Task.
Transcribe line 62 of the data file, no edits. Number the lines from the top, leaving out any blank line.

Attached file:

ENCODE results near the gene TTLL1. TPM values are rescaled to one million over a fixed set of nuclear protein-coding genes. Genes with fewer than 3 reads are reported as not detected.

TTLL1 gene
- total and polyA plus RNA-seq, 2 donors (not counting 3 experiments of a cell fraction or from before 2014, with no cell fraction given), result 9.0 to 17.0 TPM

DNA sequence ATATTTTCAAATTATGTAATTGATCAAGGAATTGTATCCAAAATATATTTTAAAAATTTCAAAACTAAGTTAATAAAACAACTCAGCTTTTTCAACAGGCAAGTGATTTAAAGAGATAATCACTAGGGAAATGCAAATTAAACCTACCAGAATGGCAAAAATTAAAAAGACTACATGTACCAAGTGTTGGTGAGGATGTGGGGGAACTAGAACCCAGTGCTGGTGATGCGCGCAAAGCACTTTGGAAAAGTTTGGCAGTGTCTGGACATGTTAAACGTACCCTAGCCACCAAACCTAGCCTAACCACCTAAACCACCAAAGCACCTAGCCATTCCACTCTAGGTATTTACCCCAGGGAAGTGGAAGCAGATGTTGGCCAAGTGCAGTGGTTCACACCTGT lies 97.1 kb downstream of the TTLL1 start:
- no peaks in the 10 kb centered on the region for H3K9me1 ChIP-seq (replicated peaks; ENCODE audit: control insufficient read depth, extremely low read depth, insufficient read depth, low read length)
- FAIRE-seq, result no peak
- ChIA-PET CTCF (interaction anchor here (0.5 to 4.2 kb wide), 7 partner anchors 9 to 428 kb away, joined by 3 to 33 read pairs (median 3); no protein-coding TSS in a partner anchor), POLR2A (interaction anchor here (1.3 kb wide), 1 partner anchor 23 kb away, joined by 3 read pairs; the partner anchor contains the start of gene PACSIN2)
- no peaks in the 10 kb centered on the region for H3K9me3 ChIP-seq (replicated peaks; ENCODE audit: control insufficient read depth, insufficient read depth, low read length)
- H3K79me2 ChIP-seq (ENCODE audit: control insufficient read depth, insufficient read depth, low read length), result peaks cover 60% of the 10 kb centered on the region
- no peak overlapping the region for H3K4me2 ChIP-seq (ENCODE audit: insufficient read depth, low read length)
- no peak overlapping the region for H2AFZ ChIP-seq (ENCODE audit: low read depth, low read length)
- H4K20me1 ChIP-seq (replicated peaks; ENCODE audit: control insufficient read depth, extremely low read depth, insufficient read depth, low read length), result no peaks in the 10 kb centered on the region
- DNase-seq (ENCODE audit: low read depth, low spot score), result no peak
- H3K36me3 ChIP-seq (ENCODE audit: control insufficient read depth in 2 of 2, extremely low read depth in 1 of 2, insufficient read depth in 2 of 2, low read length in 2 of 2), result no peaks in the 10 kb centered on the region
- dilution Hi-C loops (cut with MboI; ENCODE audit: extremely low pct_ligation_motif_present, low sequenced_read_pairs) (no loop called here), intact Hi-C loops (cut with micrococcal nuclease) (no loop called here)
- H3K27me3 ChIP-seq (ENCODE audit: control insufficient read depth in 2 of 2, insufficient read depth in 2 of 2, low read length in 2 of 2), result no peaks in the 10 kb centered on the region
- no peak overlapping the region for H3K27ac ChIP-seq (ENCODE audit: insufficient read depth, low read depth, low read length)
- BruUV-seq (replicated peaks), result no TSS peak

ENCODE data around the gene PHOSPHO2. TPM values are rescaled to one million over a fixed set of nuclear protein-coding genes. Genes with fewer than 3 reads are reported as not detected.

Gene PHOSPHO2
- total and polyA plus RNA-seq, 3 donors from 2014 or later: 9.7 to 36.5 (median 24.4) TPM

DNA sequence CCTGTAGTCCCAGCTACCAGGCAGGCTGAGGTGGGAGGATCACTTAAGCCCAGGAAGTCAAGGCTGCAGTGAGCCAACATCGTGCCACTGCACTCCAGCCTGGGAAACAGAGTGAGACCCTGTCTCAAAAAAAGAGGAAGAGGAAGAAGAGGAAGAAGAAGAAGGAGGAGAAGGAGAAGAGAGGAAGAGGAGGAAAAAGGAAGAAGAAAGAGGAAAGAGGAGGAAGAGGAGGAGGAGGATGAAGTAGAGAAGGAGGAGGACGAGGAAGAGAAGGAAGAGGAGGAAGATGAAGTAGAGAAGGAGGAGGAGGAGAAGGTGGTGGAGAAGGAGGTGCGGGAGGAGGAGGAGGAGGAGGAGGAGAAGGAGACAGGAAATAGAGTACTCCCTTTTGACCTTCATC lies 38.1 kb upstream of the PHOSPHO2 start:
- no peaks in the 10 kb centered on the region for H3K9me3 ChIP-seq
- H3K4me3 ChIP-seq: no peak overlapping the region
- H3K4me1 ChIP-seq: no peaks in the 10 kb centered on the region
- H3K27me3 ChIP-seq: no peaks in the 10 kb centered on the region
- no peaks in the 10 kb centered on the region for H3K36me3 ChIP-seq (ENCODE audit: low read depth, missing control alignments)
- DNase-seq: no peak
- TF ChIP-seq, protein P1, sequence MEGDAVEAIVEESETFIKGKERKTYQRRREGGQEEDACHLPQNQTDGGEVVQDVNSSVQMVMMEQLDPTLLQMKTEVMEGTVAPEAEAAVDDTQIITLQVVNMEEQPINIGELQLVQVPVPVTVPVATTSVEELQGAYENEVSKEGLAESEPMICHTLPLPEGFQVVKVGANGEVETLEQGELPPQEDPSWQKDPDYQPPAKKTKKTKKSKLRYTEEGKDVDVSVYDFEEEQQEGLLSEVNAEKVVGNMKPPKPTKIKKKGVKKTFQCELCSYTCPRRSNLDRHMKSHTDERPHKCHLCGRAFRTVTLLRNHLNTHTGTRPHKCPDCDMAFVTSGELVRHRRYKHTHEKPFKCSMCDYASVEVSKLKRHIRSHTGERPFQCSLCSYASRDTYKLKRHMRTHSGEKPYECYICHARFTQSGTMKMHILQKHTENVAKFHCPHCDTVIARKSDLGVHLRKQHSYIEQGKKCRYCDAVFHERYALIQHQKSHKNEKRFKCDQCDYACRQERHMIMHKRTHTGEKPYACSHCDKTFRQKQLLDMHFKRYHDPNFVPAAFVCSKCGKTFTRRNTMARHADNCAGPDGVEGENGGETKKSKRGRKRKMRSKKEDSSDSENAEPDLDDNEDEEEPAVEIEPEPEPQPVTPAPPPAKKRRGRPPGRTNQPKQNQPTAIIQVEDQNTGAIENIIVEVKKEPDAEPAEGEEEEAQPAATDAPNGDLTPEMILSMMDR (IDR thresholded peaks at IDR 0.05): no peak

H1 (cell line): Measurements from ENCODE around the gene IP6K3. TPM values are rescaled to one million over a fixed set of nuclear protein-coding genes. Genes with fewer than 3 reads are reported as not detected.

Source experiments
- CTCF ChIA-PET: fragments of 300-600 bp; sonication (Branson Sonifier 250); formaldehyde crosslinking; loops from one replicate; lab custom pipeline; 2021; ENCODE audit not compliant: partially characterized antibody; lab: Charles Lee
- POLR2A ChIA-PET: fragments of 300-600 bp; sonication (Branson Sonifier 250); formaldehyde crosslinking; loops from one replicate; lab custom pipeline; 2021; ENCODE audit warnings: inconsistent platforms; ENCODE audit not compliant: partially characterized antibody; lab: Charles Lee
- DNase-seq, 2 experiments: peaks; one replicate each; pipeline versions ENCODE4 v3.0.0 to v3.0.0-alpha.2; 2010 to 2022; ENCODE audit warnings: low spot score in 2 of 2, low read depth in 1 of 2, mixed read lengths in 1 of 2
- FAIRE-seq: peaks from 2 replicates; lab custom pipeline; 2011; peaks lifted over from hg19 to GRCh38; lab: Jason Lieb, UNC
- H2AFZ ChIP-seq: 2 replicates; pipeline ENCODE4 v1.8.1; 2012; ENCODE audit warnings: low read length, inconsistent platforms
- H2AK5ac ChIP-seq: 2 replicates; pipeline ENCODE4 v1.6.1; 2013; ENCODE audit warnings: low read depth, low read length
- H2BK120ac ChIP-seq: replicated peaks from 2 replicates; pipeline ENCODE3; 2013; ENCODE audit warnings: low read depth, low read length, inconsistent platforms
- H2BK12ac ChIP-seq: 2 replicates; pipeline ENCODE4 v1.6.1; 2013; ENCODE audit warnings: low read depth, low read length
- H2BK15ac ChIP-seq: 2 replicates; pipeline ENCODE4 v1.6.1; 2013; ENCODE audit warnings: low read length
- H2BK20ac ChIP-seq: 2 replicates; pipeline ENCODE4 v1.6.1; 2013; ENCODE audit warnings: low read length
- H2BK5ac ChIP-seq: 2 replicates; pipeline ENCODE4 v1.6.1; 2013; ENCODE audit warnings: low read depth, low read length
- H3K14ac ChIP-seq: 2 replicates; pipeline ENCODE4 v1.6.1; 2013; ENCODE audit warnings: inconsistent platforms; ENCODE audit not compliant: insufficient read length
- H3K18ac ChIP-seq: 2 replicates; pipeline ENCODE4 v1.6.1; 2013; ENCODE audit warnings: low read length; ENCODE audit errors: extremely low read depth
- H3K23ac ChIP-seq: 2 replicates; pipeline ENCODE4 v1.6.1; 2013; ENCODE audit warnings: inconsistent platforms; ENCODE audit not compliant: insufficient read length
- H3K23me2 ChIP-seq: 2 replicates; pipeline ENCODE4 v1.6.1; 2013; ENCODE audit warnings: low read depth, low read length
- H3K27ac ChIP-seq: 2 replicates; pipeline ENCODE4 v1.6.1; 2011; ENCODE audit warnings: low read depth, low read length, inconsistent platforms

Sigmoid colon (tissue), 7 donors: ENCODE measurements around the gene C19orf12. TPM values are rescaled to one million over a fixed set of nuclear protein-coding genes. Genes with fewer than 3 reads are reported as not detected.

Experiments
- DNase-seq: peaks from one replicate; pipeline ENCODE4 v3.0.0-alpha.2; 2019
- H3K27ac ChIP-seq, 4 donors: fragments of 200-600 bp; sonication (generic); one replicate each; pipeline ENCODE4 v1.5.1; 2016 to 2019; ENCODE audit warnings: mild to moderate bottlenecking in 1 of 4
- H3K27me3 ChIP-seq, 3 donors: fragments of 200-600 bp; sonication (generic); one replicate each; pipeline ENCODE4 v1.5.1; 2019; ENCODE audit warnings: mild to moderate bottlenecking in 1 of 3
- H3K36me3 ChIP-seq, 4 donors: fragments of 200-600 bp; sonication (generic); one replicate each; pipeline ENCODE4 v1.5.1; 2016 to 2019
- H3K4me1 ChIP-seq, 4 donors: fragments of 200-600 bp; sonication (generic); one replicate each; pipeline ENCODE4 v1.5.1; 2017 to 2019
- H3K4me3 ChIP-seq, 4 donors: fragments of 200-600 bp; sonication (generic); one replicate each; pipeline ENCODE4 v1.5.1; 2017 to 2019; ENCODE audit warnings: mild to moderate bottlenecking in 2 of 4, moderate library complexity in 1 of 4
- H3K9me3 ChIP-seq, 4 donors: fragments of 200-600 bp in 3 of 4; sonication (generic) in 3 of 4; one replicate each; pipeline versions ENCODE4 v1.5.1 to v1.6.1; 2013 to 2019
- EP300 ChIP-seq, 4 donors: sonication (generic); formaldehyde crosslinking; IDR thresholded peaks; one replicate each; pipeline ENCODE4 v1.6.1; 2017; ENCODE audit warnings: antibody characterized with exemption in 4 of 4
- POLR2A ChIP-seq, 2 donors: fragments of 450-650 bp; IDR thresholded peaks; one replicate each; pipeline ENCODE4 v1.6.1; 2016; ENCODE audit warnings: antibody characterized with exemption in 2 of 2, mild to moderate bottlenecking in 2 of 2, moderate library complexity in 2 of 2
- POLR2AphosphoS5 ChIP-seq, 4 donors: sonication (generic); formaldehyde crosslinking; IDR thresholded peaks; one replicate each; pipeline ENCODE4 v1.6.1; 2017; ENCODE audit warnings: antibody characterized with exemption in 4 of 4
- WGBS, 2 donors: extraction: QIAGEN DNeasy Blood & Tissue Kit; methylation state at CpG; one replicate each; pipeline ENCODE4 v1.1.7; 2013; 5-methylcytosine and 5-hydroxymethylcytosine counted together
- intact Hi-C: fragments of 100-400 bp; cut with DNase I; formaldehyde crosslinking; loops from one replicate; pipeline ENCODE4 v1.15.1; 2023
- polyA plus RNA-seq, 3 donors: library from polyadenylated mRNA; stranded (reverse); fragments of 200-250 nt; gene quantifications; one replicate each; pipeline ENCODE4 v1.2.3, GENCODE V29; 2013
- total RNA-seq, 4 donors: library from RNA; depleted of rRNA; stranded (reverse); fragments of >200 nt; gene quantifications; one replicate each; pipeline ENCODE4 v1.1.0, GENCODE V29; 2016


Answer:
- polyA plus RNA-seq, 3 donors: library from polyadenylated mRNA; stranded (reverse); fragments of 200-250 nt; gene quantifications; one replicate each; pipeline ENCODE4 v1.2.3, GENCODE V29; 2013